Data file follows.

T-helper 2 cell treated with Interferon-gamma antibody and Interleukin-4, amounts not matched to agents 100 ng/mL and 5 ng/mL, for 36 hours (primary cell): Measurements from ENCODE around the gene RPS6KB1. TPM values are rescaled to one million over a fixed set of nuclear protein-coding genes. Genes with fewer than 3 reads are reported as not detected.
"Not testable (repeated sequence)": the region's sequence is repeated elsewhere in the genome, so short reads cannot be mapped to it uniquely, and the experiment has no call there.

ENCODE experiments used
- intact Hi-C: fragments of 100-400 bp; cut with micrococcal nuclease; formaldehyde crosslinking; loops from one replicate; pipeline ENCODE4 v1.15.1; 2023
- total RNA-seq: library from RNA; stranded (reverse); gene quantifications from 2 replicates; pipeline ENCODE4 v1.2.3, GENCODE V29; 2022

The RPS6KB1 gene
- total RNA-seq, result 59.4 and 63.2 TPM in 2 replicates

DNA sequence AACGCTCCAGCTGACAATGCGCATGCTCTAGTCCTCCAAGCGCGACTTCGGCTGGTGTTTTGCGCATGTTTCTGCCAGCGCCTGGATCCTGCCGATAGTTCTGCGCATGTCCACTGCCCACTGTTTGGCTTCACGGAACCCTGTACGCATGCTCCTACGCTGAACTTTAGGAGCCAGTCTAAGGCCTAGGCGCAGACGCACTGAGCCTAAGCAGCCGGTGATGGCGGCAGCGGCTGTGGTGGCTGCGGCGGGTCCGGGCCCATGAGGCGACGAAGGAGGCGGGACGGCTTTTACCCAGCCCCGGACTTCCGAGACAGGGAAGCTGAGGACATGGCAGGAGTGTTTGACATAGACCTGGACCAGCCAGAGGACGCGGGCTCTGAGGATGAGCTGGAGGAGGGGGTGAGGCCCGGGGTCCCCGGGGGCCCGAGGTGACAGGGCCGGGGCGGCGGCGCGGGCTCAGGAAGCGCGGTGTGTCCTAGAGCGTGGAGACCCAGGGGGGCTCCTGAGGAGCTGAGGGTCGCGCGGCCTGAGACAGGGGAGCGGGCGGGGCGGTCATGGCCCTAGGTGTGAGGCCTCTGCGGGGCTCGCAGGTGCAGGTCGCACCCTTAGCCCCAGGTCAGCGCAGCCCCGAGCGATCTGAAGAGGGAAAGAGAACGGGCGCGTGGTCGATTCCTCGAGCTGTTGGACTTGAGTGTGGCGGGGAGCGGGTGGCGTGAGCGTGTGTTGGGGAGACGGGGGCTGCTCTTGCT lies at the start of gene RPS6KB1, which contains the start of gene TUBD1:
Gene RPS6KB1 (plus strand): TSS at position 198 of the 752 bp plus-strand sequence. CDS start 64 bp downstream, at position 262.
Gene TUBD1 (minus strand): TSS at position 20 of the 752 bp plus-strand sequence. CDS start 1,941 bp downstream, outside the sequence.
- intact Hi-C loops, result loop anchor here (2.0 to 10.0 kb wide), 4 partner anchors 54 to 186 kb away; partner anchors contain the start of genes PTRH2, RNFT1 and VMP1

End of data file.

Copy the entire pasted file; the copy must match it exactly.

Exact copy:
T-helper 2 cell treated with Interferon-gamma antibody and Interleukin-4, amounts not matched to agents 100 ng/mL and 5 ng/mL, for 36 hours (primary cell): Measurements from ENCODE around the gene RPS6KB1. TPM values are rescaled to one million over a fixed set of nuclear protein-coding genes. Genes with fewer than 3 reads are reported as not detected.
"Not testable (repeated sequence)": the region's sequence is repeated elsewhere in the genome, so short reads cannot be mapped to it uniquely, and the experiment has no call there.

ENCODE experiments used
- intact Hi-C: fragments of 100-400 bp; cut with micrococcal nuclease; formaldehyde crosslinking; loops from one replicate; pipeline ENCODE4 v1.15.1; 2023
- total RNA-seq: library from RNA; stranded (reverse); gene quantifications from 2 replicates; pipeline ENCODE4 v1.2.3, GENCODE V29; 2022

The RPS6KB1 gene
- total RNA-seq, result 59.4 and 63.2 TPM in 2 replicates

DNA sequence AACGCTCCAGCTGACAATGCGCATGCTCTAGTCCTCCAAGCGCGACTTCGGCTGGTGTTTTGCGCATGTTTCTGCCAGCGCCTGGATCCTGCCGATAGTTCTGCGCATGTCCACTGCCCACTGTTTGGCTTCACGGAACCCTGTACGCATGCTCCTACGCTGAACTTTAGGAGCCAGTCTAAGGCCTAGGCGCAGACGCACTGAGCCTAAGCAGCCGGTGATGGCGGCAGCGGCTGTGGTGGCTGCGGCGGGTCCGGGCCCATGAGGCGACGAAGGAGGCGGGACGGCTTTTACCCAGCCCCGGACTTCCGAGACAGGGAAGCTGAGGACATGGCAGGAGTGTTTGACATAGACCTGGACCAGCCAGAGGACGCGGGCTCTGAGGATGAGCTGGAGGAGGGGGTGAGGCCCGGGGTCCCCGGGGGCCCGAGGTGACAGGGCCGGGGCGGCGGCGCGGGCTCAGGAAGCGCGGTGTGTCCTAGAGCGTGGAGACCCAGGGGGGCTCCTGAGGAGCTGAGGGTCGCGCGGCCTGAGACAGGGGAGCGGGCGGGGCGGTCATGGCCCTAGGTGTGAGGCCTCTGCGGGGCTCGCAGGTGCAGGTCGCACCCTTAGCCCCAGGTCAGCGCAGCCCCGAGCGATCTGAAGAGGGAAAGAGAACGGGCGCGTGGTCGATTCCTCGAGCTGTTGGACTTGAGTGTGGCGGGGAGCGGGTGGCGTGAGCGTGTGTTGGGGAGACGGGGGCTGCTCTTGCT lies at the start of gene RPS6KB1, which contains the start of gene TUBD1:
Gene RPS6KB1 (plus strand): TSS at position 198 of the 752 bp plus-strand sequence. CDS start 64 bp downstream, at position 262.
Gene TUBD1 (minus strand): TSS at position 20 of the 752 bp plus-strand sequence. CDS start 1,941 bp downstream, outside the sequence.
- intact Hi-C loops, result loop anchor here (2.0 to 10.0 kb wide), 4 partner anchors 54 to 186 kb away; partner anchors contain the start of genes PTRH2, RNFT1 and VMP1